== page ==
The NDP MP for Skeena is suggesting that planned seismic testing in the Hecate Strait may be the wedge that moves along the quest for off shore oil and gas exploration.
Nathan Cullen fears that the scientists involved in the Batholiths Proposal are being hoodwinked over their plans to explore an area in the Douglas Channel and Hecate Strait. Cullen believes if seismic testing is approved for parts of the area, it could open the door for exploration for offshore oil and gas.
Pushing forward a process that he suggests is being promoted by the Provincial Government without benefit of a serious debate over the pros and cons of offshore development.
The Daily News examined his concerns over the project in the Friday edition of the Daily News.
MP fears for future over oil and gas
By Leanne Ritchie
The Daily News
Friday December 22, 2006
Skeena-Bulkley Valley MP Nathan Cullen says a project that will involve seismic testing on North Coast inlets to study the crust of the earth will be another step toward offshore oil and gas drilling in the Hecate Strait.
He made his comments despite the fact that the international research team says it will not be doing the testing anywhere near where petroleum resources are located.
“We talked to a bunch of the different groups involved, including the scientists, who I think are well-intentioned but being a bit hoodwinked on this,” said Cullen of the ‘Batholiths Proposal’.
“This is the wedge driving in ... it leads down the path of drilling in the Hecate Strait.”
A research team made up of U.S. and Canadian scientists is currently undergoing an environmental assessment to use marine seismic testing as part of their project, which will allow them to look down to depths of 50 kilometres.
The study will explore how batholiths — large bodies of rock — interact with the pre-existing crust of the continents, said Ron Clowes, professor of Geophysics with the University of British Columbia during a presentation in Prince Rupert last June.
The team wants to use seismic testing as one method to study the Coast Mountain range between Kitimat and Bella Coola to determine how continents are formed.
The research team is hoping to receive approval to run seismic tests on ‘north’ and ‘south’ routes — the former from the coast up the Douglas Channel and in the south from the coast into channels near Bella Coola.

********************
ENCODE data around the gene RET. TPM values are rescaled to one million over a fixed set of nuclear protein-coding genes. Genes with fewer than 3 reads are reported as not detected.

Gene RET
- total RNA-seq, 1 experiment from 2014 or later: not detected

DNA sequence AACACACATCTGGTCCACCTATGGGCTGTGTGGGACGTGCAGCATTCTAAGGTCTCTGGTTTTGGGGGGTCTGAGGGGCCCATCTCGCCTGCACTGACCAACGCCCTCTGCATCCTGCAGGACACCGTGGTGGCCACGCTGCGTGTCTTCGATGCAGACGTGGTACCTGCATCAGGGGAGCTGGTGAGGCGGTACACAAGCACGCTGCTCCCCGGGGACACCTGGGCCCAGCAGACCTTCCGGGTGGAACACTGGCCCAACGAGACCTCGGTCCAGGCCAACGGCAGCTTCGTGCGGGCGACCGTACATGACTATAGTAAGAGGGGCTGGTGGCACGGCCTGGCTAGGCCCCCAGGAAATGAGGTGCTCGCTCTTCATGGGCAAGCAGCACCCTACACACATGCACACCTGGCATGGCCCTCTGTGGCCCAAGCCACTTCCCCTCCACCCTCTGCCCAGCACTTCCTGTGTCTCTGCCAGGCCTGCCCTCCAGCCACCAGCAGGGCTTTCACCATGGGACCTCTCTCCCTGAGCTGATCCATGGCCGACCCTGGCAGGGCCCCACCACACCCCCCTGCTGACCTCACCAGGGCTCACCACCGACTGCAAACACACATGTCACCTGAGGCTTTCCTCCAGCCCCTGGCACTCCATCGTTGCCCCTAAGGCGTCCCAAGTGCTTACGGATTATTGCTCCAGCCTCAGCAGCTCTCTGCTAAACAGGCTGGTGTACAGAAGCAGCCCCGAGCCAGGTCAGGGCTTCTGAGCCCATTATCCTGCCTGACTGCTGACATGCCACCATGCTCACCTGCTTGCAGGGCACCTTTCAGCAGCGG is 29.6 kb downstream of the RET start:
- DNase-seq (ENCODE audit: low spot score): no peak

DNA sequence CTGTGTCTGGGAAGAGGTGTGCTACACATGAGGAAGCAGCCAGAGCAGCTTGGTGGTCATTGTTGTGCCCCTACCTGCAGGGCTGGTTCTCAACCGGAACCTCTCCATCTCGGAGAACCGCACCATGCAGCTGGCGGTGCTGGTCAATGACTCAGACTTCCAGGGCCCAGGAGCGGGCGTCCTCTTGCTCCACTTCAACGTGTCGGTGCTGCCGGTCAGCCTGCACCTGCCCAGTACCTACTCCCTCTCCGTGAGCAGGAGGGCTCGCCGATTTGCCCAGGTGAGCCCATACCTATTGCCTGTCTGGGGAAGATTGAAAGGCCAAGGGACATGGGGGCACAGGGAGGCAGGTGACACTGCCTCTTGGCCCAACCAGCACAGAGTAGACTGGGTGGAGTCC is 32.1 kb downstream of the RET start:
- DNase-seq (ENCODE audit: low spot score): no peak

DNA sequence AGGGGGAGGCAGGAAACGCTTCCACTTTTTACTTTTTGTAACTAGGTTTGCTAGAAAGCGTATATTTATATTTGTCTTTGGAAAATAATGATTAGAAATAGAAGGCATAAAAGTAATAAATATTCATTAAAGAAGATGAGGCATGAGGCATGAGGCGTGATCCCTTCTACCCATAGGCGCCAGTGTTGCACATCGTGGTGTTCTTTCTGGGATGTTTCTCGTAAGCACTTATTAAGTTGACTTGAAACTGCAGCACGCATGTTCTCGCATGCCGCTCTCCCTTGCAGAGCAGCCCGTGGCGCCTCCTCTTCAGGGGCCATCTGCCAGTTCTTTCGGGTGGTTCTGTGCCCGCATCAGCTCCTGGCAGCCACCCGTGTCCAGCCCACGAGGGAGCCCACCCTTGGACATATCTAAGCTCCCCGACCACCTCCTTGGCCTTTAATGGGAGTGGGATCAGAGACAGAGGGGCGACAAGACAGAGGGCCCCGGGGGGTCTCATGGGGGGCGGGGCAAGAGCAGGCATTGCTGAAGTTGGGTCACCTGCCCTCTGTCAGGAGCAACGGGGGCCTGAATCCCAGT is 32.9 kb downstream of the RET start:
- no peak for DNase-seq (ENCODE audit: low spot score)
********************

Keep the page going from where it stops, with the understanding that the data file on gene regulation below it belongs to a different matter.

The seismic testing, if it’s approved, would take place during three weeks next fall using the research vessel the R/V Langseth, towing 36 airguns and a three to five kilometre streamer behind it to capture the data.
“I know some of you will be concerned this has something to do with oil and gas exploration. It does not,” said Clowes.
In fact, there’s no oil and gas potential where the team will be doing its research, he said during his presentation.
However Cullen believes if seismic testing is approved for parts of the area, it could open the door for exploration for offshore oil and gas.
This is especially a concern given the provincial government’s interest in the area.
“These little things the province does to drive the issue forward, I think are quite feeble,” said Cullen.
He said Premier Gordon Campbell’s recent comments about drilling in the Hecate Strait while in Hong Kong were irresponsible.
Premier Gordon Campbell told investors in Hong Kong in late November that B.C.’s offshore oil and natural gas reserves might be open for development within two or three years, once the scientific case for exploration can be made.
“It doesn’t push a serious debate forward when the premier’s out there speculating and then denying his comments,” said Cullen.
“The batholiths are well-intentioned folks but I think they’re being used.”
The batholiths proposal is also being opposed by environmental groups who say the testing will have an impact on fish and wildlife.
“There are a large number of humpback whales feeding in this area in the fall – exactly the time when this blasting would take place,” says Chris Genovali of the Raincoast Conservation Society.
“The seismic testing would disrupt their feeding and could reduce the whales’ ability to have healthy offspring.”
The government’s public comment period on the draft environmental assessment report closes Dec. 31.